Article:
15 Must-Visit Sites and Exhibitions for Black History Month

Learn about African American life and history at these important institutions, from museums to historical sites to powerful monuments.

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National Museum of African-American History and Culture

The newest addition to the Smithsonian Institution, the National Museum of African-American History and Culture, opened its doors in 2016 and is devoted to the "documentation of African American life, history, and culture." The museum features more than 36,000 artifacts with collections on African American music, literature, photography and more. Don’t miss the special exhibit Watching Oprah: The Oprah Winfrey Show and American Culture. The exhibit, which runs through June 2019, explores the impact of Oprah Winfrey in the media and popular culture.

Center for Civil and Human Rights

Opened in the cradle of the civil rights movement, Atlanta, Georgia in 2014, the National Center for Civil and Human Rights is offering free admission through February 28 in celebration of Black History Month, courtesy of the Coca-Cola Foundation. The center focuses on both permanent and temporary exhibitions which tell the history of the civil rights movement in the United States. The permanent collection tackles the history of the civil rights movement of the 1950s and '60s, global human rights and the personal artifacts and papers of Martin Luther King, Jr.

Civil Rights Heroes

The National Center for Civil and Human Rights offers a comprehensive survey of the intersection of global and American civil and human rights movements in the past and present and this March welcomes a new director, Jill Savitt, a genocide prevention expert. To honor Black History Month, Lyft is offering free rides in a host of cities to institutions that promote black history and causes including, in Atlanta, the Atlanta History Center, Atlanta University Center Historic District, APEX Museum, the Center for Civil and Human Rights and Martin Luther King Jr. National Historical Park.

Museum of the African Diaspora

San Francisco’s Museum of the African Diaspora, or MoAD, is a contemporary art museum dedicated to black culture. In addition to fine art, the Smithsonian affiliate museum features a poet-in-residence program. Don’t miss the special exhibit Black Refractions: Highlights from The Studio Museum in Harlem through April 14. The collection features nearly a century of art from artists of African descent.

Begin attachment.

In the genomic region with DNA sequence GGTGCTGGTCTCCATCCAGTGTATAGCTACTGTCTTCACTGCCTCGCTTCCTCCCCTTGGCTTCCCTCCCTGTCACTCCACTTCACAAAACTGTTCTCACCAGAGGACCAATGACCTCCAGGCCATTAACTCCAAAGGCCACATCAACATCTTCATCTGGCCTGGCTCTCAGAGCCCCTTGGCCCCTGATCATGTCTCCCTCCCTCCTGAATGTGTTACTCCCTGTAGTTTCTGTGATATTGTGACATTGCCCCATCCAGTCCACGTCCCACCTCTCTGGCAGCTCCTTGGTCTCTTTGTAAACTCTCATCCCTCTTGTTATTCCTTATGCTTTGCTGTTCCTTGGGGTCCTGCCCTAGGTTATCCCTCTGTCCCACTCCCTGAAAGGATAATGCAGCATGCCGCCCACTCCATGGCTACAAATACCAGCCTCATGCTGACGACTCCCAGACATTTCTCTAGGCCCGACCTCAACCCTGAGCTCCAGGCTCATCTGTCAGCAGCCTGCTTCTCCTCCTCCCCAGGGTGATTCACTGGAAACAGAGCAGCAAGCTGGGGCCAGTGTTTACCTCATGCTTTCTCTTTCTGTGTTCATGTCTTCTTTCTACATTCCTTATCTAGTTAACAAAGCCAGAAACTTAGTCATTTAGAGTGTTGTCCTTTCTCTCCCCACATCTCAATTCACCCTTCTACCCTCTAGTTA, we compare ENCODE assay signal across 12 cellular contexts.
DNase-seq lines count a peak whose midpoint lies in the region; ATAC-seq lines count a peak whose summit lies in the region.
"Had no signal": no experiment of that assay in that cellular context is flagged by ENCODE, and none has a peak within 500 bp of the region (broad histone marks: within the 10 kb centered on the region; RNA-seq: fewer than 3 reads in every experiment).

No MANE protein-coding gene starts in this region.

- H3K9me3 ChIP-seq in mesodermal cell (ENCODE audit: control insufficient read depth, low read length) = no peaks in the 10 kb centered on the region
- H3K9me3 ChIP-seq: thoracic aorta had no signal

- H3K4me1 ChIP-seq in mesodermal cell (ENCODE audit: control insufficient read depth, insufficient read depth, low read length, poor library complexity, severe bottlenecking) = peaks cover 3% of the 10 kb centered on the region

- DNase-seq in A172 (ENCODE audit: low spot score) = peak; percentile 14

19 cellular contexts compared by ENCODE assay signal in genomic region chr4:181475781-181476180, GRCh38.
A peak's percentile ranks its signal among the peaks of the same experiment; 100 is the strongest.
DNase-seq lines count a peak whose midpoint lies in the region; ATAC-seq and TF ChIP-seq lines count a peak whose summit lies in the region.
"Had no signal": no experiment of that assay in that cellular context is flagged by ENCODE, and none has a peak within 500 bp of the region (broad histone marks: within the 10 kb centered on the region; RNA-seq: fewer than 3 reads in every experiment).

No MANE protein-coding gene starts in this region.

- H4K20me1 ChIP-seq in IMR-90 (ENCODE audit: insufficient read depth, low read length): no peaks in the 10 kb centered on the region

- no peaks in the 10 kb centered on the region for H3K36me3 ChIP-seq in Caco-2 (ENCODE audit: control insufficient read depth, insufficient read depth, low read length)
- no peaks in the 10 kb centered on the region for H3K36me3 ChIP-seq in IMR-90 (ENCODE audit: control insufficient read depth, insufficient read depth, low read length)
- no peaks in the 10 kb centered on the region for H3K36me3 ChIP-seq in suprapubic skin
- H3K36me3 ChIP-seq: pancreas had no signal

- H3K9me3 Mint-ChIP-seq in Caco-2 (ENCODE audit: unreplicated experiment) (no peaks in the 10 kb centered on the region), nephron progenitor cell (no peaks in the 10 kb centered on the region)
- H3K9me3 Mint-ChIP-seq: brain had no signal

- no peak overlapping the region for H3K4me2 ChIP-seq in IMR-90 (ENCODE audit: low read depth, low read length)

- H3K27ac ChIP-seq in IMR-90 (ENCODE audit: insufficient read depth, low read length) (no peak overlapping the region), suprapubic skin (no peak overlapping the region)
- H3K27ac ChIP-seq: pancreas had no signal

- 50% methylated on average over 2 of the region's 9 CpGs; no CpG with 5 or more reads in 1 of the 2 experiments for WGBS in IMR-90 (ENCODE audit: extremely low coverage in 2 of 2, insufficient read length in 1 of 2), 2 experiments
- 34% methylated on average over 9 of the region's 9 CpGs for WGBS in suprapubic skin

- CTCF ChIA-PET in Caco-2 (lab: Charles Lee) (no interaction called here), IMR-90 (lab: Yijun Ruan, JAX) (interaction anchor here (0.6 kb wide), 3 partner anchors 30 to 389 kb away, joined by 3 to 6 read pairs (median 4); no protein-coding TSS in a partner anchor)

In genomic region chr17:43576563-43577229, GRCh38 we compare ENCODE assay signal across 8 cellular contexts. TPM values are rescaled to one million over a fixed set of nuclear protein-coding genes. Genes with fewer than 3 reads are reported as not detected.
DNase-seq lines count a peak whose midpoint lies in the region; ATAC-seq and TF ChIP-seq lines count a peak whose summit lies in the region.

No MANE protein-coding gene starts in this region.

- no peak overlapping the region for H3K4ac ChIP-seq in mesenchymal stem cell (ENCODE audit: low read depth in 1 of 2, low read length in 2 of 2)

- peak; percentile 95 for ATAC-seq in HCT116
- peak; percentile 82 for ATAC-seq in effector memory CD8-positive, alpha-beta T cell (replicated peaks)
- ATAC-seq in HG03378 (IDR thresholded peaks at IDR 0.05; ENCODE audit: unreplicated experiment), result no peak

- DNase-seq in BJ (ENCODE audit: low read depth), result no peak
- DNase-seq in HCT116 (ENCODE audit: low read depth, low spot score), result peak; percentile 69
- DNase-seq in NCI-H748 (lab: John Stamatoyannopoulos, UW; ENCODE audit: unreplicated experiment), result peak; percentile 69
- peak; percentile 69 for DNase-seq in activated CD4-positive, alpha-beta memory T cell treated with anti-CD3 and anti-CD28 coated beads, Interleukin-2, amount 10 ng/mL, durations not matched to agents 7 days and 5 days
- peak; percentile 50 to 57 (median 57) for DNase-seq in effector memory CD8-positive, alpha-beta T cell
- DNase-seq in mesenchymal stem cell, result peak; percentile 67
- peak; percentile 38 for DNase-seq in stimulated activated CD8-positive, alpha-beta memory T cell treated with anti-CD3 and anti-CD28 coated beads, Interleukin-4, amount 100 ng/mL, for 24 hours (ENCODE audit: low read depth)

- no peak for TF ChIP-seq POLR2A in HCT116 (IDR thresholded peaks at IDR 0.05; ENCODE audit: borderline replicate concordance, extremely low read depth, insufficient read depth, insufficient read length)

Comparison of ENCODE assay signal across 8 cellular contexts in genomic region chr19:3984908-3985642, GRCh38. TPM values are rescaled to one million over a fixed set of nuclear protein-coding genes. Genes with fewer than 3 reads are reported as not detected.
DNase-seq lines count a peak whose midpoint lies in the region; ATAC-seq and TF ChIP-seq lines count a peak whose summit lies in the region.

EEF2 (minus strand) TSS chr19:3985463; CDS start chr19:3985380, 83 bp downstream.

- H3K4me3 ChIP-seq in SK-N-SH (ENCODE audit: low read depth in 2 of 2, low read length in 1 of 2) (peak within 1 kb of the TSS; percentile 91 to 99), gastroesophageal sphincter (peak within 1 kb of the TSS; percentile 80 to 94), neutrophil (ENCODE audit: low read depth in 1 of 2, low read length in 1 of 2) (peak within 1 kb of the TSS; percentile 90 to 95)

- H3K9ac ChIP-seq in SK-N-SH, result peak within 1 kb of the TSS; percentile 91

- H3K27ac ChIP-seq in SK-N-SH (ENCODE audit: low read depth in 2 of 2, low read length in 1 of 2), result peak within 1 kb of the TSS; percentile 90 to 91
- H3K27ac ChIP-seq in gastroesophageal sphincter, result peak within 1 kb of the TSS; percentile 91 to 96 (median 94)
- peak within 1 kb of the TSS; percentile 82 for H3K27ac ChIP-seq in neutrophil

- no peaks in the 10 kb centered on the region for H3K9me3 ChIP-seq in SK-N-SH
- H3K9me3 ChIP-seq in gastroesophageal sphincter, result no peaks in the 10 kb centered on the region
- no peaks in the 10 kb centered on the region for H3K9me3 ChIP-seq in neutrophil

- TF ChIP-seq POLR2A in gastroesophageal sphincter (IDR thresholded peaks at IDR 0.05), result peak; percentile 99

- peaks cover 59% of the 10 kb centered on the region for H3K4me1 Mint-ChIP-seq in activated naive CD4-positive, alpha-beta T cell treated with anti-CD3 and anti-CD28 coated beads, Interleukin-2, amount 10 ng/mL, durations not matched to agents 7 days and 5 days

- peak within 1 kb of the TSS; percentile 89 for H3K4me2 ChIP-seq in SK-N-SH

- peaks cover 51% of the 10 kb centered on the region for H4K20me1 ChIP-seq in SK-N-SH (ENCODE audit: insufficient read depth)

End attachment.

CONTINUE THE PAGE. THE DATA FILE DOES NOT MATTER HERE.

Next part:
National Portrait Gallery

The Smithsonian's National Portrait Gallery houses many portraits of iconic African-Americans, from a painting of Lena Horne to an antique photograph of Frederick Douglass. One of the most recent additions and must-sees is the official portrait for President Obama in the America's Presidents gallery and the official portrait of former First Lady Michelle Obama in the 20th Century Americans gallery, done by two African-American contemporary artists Kehinde Wiley (President Obama) and Amy Sherald (Michelle Obama).

Charles H. Wright Museum of African American History

Detroit’s black heritage runs deep, from the Underground Railroad to Motown Records. There are so many cultural and historic sites to see, but if you only have limited time in the city, head to the Charles H. Wright Museum of African American History. The museum has more than 35,000 artifacts including permanent collections about Harriet Tubman and the Underground Railroad.

See More Black History Sites: Midwest Sites to Explore Black History and Learn About the Great Migration

The U.S. Civil Rights Trail

Established in 2018, the U.S. Civil Rights Trail preserves the history of the civil rights movement in the 1950s and 1960s across 14 states, from Delaware to Kansas. The trail connects more than 100 landmarks and historical sites, from the Martin Luther King Jr. Memorial in Washington D.C. to the Edmund Pettus Bridge in Selma, Alabama.

Museum of Pop Culture